1. Customize Your Environment
You can adjust your environment when using digital devices to promote healthier eyes. If possible, use a large monitor or screen magnifier to reduce eye strain. Make sure your chair is close to your computer and you are sitting in a chair with adequate lower-back support. Position your chair so that you are comfortable.
Each person has a preference for his or her chair, so take some time to find what’s best for you. Making sure you’re comfortable before you start using a device will decrease the amount of stress you put on your eyes trying to find the best viewing angle.
2. Think About Lighting
For extended reading, change your monitor settings to a reflective lighting scheme. But don’t only think about your computer lighting.
Good room lighting isn’t just flattering. It’s also healthy for your eyes. So, keep bright lighting overhead to a minimum. Too much lighting overexposes and irritates the eyes, while too little causes the eyes to strain in order to see. Keep your desk lamp shining on your desk, not you. Try to keep window light off to the side, rather than in front or behind you. Use blinds and get a glare screen. Position the computer screen to reduce reflections from windows or overhead lights.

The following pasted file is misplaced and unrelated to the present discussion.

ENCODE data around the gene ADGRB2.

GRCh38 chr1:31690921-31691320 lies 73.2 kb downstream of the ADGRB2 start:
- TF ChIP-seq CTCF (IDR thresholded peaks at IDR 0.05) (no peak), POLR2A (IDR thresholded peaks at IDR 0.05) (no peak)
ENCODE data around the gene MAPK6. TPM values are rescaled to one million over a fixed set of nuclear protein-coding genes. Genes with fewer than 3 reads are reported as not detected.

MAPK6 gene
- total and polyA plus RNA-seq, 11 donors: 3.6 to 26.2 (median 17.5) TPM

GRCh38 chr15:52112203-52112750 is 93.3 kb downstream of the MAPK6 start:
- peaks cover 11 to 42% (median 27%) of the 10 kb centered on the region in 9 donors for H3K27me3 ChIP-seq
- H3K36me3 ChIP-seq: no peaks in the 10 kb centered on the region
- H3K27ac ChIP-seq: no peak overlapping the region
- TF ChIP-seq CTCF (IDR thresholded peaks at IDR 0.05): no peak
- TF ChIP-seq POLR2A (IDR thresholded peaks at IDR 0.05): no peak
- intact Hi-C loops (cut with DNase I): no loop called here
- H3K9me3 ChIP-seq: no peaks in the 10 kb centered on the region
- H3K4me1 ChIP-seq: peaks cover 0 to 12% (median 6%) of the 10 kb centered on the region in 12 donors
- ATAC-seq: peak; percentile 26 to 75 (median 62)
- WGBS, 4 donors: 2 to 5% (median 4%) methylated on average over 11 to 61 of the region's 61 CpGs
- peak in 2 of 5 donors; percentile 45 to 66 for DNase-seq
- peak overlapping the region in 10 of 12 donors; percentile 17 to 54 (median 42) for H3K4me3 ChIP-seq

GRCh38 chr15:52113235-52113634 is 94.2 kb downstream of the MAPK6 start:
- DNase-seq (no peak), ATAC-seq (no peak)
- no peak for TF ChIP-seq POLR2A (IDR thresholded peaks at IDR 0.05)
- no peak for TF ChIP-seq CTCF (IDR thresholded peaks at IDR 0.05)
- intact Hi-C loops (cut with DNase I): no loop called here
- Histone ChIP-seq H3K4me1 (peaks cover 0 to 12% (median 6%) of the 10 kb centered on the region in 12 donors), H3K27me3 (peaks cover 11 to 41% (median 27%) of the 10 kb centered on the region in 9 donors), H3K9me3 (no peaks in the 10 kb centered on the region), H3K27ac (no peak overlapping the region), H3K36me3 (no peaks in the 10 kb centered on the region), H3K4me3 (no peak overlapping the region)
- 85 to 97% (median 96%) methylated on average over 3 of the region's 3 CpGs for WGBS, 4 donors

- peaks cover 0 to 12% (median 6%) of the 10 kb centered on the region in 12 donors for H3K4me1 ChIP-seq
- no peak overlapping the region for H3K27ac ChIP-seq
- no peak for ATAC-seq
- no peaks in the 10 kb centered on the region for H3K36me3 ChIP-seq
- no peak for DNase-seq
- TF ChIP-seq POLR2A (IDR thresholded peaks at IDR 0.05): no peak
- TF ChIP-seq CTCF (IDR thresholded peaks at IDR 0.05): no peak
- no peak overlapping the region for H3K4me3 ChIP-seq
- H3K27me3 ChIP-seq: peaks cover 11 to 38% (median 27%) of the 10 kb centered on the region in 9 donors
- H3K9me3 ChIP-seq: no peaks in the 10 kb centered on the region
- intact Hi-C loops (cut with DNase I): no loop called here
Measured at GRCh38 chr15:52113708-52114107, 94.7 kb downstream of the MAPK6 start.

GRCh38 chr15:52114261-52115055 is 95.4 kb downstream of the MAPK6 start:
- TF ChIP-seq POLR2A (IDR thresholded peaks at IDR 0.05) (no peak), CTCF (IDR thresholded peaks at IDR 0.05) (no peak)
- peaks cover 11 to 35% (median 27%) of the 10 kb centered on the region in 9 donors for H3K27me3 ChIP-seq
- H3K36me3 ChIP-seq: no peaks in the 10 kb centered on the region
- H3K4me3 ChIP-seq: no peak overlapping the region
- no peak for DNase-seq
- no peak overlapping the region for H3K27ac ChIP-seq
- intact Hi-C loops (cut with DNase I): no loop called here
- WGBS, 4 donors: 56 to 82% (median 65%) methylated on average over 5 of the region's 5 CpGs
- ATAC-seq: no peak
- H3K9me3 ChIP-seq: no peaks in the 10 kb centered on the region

3. Adjust Your Reading Angle
Adjust the screen so you look at it slightly downward and are about 24 to 28 inches away. The center should be about 4 to 6 inches below your eyes. Also, make sure your screen is big enough and with just the right brightness and contrast so you’re not straining to see text or images clearly. Adjust the screen settings to where they are comfortable for you.
Video Courtesy: VSP Vision Care
4. Magnify Text on Screen
For those with permanently reduced vision, magnifying the text and images on your device will help you avoid straining your eyes from squinting. Almost every device can be adjusted to display larger text, and for those with compromised vision, this can make reading much easier.
5. Blink and Take Frequent Breaks
Devices are set up for virtually nonstop work — but you aren’t a machine. You need to take breaks to recharge, and so do your eyes. Use the “20-20-20 rule.” It’s easy to remember: every 20 minutes, take a 20-second break, and look at something 20 feet away. And don’t forget to blink! Blinking washes your eyes in naturally therapeutic tears. If you regularly wear glasses, also make sure you have proper lenses for the computer.
Follow the above tips, and you can enjoy your slick new technology without worrying about consequences to your eye health, productivity and overall peace of mind.
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